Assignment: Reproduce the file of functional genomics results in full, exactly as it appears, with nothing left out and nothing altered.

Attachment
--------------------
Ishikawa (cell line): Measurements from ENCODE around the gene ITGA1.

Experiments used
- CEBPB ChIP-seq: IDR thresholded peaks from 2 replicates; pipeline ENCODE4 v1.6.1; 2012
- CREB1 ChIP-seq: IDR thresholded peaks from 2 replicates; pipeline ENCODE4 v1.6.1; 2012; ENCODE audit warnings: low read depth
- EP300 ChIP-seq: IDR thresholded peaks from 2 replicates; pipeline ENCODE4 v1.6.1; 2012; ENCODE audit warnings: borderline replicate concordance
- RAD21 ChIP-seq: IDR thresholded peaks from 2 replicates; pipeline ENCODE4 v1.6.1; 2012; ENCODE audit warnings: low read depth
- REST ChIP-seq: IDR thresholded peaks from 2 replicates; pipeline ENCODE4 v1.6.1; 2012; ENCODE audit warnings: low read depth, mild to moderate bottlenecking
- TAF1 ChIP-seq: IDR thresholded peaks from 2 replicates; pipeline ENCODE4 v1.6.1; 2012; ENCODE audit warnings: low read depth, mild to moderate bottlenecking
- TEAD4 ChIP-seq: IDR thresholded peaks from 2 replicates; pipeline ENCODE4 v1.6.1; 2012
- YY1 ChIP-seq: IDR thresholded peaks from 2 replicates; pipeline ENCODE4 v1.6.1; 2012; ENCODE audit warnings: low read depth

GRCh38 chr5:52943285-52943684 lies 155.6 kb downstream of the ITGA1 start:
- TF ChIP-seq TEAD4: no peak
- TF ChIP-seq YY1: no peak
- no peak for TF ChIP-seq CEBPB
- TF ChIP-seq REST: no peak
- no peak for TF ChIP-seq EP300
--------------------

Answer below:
Ishikawa (cell line): Measurements from ENCODE around the gene ITGA1.

Experiments used
- CEBPB ChIP-seq: IDR thresholded peaks from 2 replicates; pipeline ENCODE4 v1.6.1; 2012
- CREB1 ChIP-seq: IDR thresholded peaks from 2 replicates; pipeline ENCODE4 v1.6.1; 2012; ENCODE audit warnings: low read depth
- EP300 ChIP-seq: IDR thresholded peaks from 2 replicates; pipeline ENCODE4 v1.6.1; 2012; ENCODE audit warnings: borderline replicate concordance
- RAD21 ChIP-seq: IDR thresholded peaks from 2 replicates; pipeline ENCODE4 v1.6.1; 2012; ENCODE audit warnings: low read depth
- REST ChIP-seq: IDR thresholded peaks from 2 replicates; pipeline ENCODE4 v1.6.1; 2012; ENCODE audit warnings: low read depth, mild to moderate bottlenecking
- TAF1 ChIP-seq: IDR thresholded peaks from 2 replicates; pipeline ENCODE4 v1.6.1; 2012; ENCODE audit warnings: low read depth, mild to moderate bottlenecking
- TEAD4 ChIP-seq: IDR thresholded peaks from 2 replicates; pipeline ENCODE4 v1.6.1; 2012
- YY1 ChIP-seq: IDR thresholded peaks from 2 replicates; pipeline ENCODE4 v1.6.1; 2012; ENCODE audit warnings: low read depth

GRCh38 chr5:52943285-52943684 lies 155.6 kb downstream of the ITGA1 start:
- TF ChIP-seq TEAD4: no peak
- TF ChIP-seq YY1: no peak
- no peak for TF ChIP-seq CEBPB
- TF ChIP-seq REST: no peak
- no peak for TF ChIP-seq EP300